I finished the book and wanted to do two things: run to the ocean and dip my fingers in, to taste the salty water that so perfectly accompanies the book, and to be more faithful in practicing meditation. A book that calls the reader to experience nature with joy and to sit quietly, exploring the soul, is a good book. Even if you miss some of the the surfing nuances or don’t follow the same specific faith ideas, there are depths of beauty and honesty to enjoy in All Our Waves Are Water.

And more of Jaimal Yogis’s work here

Five Things This Christian Learned from Islam: Humility

islam and christianityFor the next five weeks I plan on writing once per week about some of the things I have learned from Islam. I’m not saying the Muslims around me do these things perfectly. I’ll leave perfection to God. But I am saying there are things I’ve learned, that my Muslims friends have taught me, things that have begun to soak into me and the outworking of my faith. I’m also not saying I don’t see any of these things in Christianity or the Christians around me but it is important (to me at least) to acknowledge and honor some things Islam emphasizes and that Muslims do well.

  1. Humility
  2. Community
  3. Consistency
  4. Awe
  5. History

Humility

Indeed, the Muslim men and Muslim women, the believing men and believing women, the obedient men and obedient women, the truthful men and truthful women, the patient men and patient women, the humble men and humble women, the charitable men and charitable women, the fasting men and fasting women, the men who guard their private parts and the women who do so, and the men who remember Allah often and the women who do so – for them Allah has prepared forgiveness and a great reward, Surah 33:35 Sahih International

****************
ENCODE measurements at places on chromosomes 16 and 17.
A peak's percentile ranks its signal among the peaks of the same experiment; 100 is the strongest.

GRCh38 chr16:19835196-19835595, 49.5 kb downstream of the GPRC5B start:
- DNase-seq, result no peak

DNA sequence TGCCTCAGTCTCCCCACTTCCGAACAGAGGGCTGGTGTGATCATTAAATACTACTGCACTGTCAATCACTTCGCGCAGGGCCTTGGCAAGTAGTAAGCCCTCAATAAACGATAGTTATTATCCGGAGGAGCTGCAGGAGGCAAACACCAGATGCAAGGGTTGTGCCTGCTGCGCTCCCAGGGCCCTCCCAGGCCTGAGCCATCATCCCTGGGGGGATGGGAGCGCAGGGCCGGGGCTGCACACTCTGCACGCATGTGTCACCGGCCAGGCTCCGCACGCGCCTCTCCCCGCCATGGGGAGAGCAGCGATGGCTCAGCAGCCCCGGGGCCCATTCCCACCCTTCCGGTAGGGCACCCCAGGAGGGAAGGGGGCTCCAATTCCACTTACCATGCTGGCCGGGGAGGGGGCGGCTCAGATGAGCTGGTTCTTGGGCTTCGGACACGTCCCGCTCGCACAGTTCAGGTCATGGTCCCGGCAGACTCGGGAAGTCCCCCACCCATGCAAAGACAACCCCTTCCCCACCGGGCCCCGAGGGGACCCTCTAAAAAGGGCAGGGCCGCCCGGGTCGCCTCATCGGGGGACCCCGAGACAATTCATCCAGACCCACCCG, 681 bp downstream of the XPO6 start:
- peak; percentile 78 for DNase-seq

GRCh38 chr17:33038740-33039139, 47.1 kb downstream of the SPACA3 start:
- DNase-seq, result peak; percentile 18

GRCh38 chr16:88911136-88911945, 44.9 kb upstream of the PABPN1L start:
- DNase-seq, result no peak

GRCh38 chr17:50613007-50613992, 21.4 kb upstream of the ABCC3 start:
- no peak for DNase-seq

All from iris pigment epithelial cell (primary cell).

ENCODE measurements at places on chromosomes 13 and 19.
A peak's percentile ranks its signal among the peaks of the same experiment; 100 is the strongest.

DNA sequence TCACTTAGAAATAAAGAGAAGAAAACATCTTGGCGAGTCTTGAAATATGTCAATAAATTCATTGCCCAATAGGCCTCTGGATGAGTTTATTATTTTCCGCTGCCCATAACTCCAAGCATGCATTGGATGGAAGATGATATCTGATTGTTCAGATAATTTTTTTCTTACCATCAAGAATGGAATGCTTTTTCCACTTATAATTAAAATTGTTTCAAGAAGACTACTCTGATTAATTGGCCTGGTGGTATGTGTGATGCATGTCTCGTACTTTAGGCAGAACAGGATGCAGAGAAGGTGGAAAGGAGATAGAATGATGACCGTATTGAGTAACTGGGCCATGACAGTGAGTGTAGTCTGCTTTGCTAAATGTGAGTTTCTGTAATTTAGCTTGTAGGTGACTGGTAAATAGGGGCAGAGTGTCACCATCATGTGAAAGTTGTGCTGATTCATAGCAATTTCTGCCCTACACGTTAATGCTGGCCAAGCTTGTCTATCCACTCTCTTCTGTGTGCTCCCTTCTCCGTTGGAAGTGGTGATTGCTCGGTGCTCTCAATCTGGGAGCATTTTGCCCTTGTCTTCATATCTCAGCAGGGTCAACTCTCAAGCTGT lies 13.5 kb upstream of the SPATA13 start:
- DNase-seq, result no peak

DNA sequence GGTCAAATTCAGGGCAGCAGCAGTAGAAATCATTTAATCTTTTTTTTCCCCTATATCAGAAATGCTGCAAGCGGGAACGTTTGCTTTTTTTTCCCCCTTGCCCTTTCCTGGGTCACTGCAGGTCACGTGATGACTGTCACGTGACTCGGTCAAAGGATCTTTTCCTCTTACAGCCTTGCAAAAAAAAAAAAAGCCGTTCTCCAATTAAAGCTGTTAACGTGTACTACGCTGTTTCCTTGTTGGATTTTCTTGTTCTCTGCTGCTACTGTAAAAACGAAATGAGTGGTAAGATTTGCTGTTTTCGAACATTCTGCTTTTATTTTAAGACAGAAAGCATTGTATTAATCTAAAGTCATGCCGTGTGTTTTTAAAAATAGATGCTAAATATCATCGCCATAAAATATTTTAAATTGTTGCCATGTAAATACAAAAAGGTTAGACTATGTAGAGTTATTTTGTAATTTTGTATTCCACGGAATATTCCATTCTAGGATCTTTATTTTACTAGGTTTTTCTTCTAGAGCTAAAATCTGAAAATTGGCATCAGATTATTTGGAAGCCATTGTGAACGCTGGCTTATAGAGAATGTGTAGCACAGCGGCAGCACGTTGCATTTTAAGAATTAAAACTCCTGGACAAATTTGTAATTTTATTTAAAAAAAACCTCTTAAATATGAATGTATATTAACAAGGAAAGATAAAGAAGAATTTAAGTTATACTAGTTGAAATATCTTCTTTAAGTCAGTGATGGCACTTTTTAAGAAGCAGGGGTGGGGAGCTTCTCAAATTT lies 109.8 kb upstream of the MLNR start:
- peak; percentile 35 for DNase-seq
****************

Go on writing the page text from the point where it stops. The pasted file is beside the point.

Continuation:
Islam teaches humility before God and before humankind. Christianity also teaches humility before God and before humankind. Here, I want to discuss humility before God because honestly, I don’t see a lot of humility between humans. I see (in people of both religions and in my own heart) pride and fighting and greed and stealing (twice in one week) and I don’t want to delve into that.

So. Humility before God.

islamic salat

Humble yourselves, therefore, under the mighty hand of God so that at the proper time he may exalt you 1 Peter 5:6

I have learned this before, the Bible is rife with references to the need to be humble before God. The idea that we are but dust and desperately sinful is woven all throughout the scriptures. That Christians express utter dependence on the saving work of Jesus is ultimate humility. The refusal to perform, the acknowledgement that all one’s good deeds will not save, this is deep, internal, faith-based humility.

But I haven’t seen a lot of physical humility before God. Perhaps this is because I grew up in the evangelical world, far outside liturgical structure, far outside the kneeling benches in Catholic churches. But the longer I am in Africa and the older I get, the more I understand how interconnected everything is. Our souls and bodies and minds and relationships. When my spirit is heavy, my runs slow down. When my body is weak, my relationship with friends suffer. When I raise my hands in church, my soul rises. When I bow my head low, my soul bows down.

This is what I see, vividly and every single day, in Islam. The physicality of humility through the five-times-daily prayer and then during Ramadan, through fasting.

I hear a lot of people say fasting is too hard, they have low blood sugar. They don’t fast because it makes them feel weak and tired.

As it well should.